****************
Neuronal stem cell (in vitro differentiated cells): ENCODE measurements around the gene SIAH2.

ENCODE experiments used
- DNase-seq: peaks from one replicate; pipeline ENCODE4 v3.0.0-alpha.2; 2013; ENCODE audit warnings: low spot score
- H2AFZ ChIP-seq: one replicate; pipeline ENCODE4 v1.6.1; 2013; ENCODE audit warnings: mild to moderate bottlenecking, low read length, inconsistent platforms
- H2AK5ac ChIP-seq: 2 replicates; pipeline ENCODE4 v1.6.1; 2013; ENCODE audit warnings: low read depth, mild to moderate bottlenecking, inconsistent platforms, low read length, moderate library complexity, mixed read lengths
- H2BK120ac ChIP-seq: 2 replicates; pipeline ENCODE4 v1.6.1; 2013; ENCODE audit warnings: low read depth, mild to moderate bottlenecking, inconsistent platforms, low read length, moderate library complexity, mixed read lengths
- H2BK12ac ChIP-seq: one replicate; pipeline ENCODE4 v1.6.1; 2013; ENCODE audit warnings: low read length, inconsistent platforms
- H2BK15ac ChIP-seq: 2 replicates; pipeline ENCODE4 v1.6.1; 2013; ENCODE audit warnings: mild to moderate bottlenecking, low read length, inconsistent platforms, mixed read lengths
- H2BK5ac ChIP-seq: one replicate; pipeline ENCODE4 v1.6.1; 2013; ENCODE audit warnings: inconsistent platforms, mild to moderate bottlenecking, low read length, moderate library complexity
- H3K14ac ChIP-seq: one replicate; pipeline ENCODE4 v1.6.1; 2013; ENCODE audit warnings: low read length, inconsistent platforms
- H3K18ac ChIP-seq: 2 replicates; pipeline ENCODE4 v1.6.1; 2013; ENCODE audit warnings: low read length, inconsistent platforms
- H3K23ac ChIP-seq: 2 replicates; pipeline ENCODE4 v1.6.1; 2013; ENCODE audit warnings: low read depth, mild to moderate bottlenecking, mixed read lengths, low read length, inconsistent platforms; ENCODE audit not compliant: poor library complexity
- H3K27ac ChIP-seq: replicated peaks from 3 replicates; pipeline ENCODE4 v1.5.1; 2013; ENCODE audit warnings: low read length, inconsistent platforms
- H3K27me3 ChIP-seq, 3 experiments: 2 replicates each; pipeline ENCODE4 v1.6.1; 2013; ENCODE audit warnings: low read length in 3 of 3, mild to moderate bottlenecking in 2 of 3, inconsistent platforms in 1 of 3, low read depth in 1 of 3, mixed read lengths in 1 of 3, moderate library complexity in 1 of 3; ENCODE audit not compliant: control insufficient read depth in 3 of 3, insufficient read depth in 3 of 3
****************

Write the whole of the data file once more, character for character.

Neuronal stem cell (in vitro differentiated cells): ENCODE measurements around the gene SIAH2.

ENCODE experiments used
- DNase-seq: peaks from one replicate; pipeline ENCODE4 v3.0.0-alpha.2; 2013; ENCODE audit warnings: low spot score
- H2AFZ ChIP-seq: one replicate; pipeline ENCODE4 v1.6.1; 2013; ENCODE audit warnings: mild to moderate bottlenecking, low read length, inconsistent platforms
- H2AK5ac ChIP-seq: 2 replicates; pipeline ENCODE4 v1.6.1; 2013; ENCODE audit warnings: low read depth, mild to moderate bottlenecking, inconsistent platforms, low read length, moderate library complexity, mixed read lengths
- H2BK120ac ChIP-seq: 2 replicates; pipeline ENCODE4 v1.6.1; 2013; ENCODE audit warnings: low read depth, mild to moderate bottlenecking, inconsistent platforms, low read length, moderate library complexity, mixed read lengths
- H2BK12ac ChIP-seq: one replicate; pipeline ENCODE4 v1.6.1; 2013; ENCODE audit warnings: low read length, inconsistent platforms
- H2BK15ac ChIP-seq: 2 replicates; pipeline ENCODE4 v1.6.1; 2013; ENCODE audit warnings: mild to moderate bottlenecking, low read length, inconsistent platforms, mixed read lengths
- H2BK5ac ChIP-seq: one replicate; pipeline ENCODE4 v1.6.1; 2013; ENCODE audit warnings: inconsistent platforms, mild to moderate bottlenecking, low read length, moderate library complexity
- H3K14ac ChIP-seq: one replicate; pipeline ENCODE4 v1.6.1; 2013; ENCODE audit warnings: low read length, inconsistent platforms
- H3K18ac ChIP-seq: 2 replicates; pipeline ENCODE4 v1.6.1; 2013; ENCODE audit warnings: low read length, inconsistent platforms
- H3K23ac ChIP-seq: 2 replicates; pipeline ENCODE4 v1.6.1; 2013; ENCODE audit warnings: low read depth, mild to moderate bottlenecking, mixed read lengths, low read length, inconsistent platforms; ENCODE audit not compliant: poor library complexity
- H3K27ac ChIP-seq: replicated peaks from 3 replicates; pipeline ENCODE4 v1.5.1; 2013; ENCODE audit warnings: low read length, inconsistent platforms
- H3K27me3 ChIP-seq, 3 experiments: 2 replicates each; pipeline ENCODE4 v1.6.1; 2013; ENCODE audit warnings: low read length in 3 of 3, mild to moderate bottlenecking in 2 of 3, inconsistent platforms in 1 of 3, low read depth in 1 of 3, mixed read lengths in 1 of 3, moderate library complexity in 1 of 3; ENCODE audit not compliant: control insufficient read depth in 3 of 3, insufficient read depth in 3 of 3